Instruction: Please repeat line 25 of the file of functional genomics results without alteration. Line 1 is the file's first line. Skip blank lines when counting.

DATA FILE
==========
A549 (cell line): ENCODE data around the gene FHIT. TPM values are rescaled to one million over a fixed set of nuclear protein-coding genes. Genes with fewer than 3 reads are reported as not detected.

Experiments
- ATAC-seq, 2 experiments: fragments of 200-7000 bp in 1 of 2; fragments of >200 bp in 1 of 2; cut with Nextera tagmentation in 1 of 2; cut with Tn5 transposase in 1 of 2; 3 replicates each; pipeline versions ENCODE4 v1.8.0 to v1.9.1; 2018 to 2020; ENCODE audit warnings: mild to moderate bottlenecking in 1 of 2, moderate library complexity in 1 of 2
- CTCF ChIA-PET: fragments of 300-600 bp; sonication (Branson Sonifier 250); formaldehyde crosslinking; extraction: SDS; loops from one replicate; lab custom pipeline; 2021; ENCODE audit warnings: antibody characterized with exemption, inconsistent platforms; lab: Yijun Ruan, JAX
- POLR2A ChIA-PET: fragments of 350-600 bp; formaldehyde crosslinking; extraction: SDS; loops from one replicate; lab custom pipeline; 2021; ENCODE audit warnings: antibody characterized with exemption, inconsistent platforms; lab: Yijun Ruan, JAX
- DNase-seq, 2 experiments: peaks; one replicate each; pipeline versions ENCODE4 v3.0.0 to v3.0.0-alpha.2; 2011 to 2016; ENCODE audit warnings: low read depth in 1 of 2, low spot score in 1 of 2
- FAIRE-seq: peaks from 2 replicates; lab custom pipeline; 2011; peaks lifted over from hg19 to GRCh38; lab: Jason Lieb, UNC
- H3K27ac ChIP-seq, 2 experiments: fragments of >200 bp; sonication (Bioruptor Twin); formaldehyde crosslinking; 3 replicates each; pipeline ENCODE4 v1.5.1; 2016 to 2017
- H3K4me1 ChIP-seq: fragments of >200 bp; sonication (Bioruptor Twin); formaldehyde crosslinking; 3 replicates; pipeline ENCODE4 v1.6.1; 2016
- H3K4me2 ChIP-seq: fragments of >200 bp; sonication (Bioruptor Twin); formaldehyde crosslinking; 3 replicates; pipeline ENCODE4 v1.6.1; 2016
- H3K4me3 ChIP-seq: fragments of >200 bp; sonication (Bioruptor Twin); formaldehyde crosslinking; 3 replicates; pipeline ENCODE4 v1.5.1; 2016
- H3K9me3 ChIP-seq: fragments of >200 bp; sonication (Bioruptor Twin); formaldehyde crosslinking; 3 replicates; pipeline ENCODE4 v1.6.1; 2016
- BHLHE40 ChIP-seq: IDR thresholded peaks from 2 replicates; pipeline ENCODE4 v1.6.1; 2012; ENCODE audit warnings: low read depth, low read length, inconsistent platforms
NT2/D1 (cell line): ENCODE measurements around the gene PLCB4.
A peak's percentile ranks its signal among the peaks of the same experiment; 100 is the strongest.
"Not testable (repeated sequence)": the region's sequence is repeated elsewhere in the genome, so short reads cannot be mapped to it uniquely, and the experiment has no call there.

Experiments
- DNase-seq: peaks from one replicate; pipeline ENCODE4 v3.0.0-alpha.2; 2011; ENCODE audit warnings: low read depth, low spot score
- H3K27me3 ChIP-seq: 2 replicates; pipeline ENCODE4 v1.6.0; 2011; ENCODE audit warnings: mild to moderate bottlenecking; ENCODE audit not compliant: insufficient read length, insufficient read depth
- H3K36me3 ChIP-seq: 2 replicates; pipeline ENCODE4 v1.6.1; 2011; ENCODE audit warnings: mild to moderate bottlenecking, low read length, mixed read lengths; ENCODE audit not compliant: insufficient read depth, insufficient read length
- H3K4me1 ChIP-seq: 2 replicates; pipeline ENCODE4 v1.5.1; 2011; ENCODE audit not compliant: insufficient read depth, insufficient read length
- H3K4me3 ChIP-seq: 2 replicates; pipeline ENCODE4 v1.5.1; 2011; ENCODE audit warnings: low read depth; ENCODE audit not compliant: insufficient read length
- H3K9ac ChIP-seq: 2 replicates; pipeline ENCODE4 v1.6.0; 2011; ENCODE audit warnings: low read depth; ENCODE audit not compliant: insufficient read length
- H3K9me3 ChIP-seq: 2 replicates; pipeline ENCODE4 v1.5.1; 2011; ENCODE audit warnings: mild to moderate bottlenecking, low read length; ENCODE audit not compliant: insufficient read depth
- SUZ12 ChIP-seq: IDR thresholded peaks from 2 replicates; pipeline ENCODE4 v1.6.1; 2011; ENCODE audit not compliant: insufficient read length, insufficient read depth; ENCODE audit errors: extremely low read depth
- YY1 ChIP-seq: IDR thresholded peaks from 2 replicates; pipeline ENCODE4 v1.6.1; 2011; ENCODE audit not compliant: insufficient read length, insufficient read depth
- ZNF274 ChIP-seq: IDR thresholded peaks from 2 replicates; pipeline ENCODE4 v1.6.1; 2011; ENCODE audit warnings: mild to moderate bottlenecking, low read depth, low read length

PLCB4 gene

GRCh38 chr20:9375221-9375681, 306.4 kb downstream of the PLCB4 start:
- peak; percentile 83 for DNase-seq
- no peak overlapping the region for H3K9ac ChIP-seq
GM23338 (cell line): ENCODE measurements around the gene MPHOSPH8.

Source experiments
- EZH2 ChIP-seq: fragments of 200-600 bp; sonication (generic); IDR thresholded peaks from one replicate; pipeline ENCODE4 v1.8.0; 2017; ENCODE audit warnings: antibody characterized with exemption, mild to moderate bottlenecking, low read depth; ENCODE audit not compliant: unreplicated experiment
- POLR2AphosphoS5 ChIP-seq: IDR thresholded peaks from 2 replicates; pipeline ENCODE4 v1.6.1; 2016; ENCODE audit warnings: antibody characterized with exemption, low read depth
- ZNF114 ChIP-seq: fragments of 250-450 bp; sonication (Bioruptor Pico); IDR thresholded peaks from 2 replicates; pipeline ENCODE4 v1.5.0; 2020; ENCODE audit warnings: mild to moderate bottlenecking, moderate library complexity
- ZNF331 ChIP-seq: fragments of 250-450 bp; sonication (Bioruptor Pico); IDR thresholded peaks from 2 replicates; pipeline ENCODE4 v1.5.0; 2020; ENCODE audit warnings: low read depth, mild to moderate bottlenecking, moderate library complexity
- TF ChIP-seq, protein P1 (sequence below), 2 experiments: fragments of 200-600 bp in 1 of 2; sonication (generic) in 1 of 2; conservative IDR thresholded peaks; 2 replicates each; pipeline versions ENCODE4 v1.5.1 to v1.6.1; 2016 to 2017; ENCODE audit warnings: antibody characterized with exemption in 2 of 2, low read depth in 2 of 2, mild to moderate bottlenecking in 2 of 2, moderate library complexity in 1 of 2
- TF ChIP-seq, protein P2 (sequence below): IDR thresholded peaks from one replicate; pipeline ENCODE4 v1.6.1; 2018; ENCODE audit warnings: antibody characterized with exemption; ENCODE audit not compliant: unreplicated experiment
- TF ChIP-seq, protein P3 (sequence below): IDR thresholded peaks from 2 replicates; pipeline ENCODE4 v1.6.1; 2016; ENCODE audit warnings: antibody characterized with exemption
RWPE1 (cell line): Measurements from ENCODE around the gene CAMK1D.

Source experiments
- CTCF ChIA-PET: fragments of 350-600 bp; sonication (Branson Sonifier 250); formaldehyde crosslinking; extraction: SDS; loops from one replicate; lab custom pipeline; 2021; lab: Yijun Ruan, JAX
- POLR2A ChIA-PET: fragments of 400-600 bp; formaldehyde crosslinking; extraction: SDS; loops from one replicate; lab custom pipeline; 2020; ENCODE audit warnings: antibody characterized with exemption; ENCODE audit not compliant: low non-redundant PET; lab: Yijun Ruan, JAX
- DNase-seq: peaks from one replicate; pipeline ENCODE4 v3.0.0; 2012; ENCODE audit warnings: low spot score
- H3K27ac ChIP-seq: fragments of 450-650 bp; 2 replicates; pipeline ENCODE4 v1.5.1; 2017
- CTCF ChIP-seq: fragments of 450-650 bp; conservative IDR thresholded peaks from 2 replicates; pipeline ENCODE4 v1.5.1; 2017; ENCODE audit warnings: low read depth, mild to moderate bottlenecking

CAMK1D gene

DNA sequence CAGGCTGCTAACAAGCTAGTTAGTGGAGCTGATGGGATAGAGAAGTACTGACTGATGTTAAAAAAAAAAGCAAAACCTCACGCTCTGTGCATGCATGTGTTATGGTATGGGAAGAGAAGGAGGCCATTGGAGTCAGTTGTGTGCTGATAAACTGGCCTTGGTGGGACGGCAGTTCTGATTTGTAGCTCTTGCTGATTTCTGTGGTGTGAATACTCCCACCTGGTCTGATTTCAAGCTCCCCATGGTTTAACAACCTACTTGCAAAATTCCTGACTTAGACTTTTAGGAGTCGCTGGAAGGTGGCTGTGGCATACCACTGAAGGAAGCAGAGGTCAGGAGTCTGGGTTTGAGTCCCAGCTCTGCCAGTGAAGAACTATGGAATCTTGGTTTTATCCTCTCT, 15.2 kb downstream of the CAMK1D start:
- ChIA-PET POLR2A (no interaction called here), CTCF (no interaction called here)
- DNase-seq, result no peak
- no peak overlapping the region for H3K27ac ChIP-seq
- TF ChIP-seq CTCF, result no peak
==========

- SUZ12 ChIP-seq: IDR thresholded peaks from 2 replicates; pipeline ENCODE4 v1.6.1; 2011; ENCODE audit not compliant: insufficient read length, insufficient read depth; ENCODE audit errors: extremely low read depth